Our high schoolers continue to develop strong math reasoning through the use of the Interactive Mathematics Program (http://mathimp.org/). This program integrates arithmetic, algebra, geometry, pre-calculus, and statistics using problems that look a lot like brain teasers. The logic is that it does no good to memorize an algorithm and practice it forty or fifty times (as in traditional math programs) if the student cannot reason when to use it in real life. Here is a sample problem (from p. 276 of Book 1):
Three travelers met one night along the Overland Trail. The decided to have dinner together. Sam had seven cans of beans to contribute and Kara contributed five cans of beans. Jock didn't have any beans, but the three cooked up what they had. Each ate the same amount. After dinner, Jock offered the 84 cents in his pocket and said that the other two could divide it up in an appropriate way. The all agreed that in this way everyone would have contributed a fair share to the dinner. Jock thought that Kara's share of the money should be 35 cents, but Sam and Kara convinced him that this was wrong.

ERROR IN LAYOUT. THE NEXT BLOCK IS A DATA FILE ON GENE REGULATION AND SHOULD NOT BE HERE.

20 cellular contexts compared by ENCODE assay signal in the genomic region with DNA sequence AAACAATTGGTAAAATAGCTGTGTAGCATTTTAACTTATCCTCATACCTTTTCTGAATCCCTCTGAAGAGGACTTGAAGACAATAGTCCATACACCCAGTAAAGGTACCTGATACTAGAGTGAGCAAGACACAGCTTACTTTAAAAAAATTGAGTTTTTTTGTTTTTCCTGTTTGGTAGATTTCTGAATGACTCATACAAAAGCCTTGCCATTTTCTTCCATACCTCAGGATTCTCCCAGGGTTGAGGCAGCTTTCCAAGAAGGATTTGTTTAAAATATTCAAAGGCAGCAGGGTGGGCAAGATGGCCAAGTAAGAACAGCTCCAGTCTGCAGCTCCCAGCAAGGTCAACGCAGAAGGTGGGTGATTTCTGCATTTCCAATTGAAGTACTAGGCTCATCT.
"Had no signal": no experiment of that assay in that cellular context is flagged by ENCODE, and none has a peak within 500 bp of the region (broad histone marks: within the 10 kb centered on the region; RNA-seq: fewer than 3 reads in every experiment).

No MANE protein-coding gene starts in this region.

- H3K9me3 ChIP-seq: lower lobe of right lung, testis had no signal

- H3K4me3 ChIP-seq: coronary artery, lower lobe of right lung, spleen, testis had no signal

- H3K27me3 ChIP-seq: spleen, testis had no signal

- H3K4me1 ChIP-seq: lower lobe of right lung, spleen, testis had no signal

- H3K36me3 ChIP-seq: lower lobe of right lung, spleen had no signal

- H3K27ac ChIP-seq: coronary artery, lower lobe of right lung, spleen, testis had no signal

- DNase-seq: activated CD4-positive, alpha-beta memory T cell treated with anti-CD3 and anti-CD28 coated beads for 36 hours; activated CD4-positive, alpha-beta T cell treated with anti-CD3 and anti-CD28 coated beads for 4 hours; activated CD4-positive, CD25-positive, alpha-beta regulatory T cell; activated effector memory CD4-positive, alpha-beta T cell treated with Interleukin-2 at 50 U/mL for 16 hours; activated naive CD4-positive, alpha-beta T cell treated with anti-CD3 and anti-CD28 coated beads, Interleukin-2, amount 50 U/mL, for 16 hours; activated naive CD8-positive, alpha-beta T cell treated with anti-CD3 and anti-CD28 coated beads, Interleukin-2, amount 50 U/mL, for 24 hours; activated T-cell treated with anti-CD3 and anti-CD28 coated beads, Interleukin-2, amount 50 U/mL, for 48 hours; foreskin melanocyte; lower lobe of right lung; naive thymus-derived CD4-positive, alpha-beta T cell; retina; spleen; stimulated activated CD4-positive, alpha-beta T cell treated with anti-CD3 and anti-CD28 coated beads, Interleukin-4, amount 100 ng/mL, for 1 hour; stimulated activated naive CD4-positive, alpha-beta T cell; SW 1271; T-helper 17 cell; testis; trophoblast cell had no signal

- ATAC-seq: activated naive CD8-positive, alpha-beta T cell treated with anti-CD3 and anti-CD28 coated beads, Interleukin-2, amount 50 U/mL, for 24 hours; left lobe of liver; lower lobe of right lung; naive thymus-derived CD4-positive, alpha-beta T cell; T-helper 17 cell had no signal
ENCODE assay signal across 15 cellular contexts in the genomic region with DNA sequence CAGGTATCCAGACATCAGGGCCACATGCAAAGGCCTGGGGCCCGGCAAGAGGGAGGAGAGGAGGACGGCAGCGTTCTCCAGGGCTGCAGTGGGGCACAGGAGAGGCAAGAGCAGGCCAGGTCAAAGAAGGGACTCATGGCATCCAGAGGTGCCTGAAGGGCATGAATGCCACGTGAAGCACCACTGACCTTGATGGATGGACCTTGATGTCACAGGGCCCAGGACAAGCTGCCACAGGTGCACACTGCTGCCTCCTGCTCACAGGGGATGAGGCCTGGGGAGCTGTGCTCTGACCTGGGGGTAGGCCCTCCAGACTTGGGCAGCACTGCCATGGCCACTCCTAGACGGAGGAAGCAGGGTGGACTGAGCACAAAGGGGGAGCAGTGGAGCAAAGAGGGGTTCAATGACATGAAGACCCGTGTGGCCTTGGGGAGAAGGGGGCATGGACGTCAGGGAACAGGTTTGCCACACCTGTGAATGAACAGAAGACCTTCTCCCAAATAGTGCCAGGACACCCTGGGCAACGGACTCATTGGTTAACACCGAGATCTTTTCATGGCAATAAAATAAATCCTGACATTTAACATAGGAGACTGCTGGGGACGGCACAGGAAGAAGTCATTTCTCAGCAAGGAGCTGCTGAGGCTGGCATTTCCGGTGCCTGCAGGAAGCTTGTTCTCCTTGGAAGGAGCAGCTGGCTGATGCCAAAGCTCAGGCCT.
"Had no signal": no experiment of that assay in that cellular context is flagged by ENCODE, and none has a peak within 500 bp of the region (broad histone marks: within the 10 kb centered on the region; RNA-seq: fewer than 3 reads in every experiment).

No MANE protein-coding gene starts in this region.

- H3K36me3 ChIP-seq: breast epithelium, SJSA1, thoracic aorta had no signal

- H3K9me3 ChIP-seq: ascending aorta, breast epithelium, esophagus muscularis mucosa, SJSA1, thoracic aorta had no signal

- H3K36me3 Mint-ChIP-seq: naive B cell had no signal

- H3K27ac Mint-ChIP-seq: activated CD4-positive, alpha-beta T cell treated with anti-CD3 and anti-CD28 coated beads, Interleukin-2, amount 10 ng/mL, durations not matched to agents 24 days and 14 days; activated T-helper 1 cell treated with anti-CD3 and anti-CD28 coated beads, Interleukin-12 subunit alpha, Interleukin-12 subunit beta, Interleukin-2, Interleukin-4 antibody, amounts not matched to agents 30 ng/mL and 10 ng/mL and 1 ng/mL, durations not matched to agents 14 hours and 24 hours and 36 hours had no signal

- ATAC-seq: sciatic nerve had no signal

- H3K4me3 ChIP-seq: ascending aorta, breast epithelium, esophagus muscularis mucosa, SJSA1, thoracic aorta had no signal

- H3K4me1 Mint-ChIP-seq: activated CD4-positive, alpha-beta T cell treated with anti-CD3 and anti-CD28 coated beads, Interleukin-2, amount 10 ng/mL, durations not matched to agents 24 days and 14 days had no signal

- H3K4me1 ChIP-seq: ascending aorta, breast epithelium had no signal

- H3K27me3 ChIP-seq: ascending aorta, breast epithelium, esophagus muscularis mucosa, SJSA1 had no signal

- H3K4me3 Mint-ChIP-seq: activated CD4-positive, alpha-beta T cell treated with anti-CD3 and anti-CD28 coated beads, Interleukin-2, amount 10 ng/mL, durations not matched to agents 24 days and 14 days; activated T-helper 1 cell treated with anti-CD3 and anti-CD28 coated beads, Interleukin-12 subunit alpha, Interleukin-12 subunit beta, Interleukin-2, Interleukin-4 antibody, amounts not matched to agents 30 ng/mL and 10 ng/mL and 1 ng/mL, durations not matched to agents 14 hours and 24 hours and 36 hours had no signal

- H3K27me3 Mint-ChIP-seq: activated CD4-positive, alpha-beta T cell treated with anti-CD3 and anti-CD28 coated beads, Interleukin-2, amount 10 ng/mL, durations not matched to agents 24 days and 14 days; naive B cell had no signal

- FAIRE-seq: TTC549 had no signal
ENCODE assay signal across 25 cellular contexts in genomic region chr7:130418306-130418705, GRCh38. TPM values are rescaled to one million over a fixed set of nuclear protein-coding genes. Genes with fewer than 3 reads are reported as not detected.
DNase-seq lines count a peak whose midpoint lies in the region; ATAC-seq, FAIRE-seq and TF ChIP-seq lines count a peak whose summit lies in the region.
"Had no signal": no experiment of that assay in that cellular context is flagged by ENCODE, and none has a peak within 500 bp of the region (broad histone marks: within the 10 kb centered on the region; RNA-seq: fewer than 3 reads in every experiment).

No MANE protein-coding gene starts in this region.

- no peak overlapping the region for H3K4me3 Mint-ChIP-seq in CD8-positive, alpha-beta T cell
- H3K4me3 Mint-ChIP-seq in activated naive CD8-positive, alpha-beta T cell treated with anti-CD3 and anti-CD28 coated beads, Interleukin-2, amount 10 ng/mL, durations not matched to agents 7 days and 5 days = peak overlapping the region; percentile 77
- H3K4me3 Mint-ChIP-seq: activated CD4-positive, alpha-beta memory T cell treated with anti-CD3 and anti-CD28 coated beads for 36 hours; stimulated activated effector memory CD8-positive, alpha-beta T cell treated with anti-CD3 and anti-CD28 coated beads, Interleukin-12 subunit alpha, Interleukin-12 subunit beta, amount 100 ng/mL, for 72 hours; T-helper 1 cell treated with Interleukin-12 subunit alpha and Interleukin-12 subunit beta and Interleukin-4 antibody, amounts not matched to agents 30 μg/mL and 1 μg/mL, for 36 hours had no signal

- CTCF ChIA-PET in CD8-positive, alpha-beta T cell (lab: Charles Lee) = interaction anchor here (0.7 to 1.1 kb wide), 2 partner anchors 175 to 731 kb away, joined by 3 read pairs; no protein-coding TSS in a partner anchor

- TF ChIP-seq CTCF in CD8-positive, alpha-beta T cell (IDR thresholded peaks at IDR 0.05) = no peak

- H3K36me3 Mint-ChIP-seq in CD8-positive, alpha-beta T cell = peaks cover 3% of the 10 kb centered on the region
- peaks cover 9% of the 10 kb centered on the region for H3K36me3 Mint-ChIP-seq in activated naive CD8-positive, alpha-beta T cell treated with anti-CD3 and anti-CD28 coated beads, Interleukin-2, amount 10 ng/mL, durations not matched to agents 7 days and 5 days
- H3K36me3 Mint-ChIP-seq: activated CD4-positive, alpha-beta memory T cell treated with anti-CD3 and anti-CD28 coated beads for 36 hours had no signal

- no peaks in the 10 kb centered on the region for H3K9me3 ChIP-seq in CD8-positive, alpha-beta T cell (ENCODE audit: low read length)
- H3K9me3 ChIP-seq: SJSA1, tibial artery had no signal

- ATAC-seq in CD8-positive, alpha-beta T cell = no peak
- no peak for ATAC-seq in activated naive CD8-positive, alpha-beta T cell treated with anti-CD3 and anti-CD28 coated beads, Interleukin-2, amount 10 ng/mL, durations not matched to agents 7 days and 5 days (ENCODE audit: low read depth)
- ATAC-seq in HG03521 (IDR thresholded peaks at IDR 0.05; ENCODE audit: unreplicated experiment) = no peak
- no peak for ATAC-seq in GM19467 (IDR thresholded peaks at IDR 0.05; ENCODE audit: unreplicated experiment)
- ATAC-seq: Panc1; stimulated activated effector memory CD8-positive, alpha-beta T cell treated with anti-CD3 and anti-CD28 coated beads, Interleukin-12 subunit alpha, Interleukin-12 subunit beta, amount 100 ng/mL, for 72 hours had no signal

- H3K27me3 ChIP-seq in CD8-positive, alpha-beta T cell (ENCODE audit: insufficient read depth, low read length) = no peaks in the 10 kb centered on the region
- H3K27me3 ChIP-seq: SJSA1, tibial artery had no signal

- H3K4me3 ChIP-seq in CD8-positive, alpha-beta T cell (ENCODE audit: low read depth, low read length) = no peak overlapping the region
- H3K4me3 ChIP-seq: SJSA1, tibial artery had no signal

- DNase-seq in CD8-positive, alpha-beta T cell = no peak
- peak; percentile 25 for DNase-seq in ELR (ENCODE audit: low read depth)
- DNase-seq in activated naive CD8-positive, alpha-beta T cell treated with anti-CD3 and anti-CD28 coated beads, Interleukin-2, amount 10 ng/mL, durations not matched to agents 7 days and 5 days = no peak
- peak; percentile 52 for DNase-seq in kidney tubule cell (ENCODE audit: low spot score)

1. Explain why Jock might have thought that Kara's share was 35 cents.
2. Then explain what Kara's correct share should be.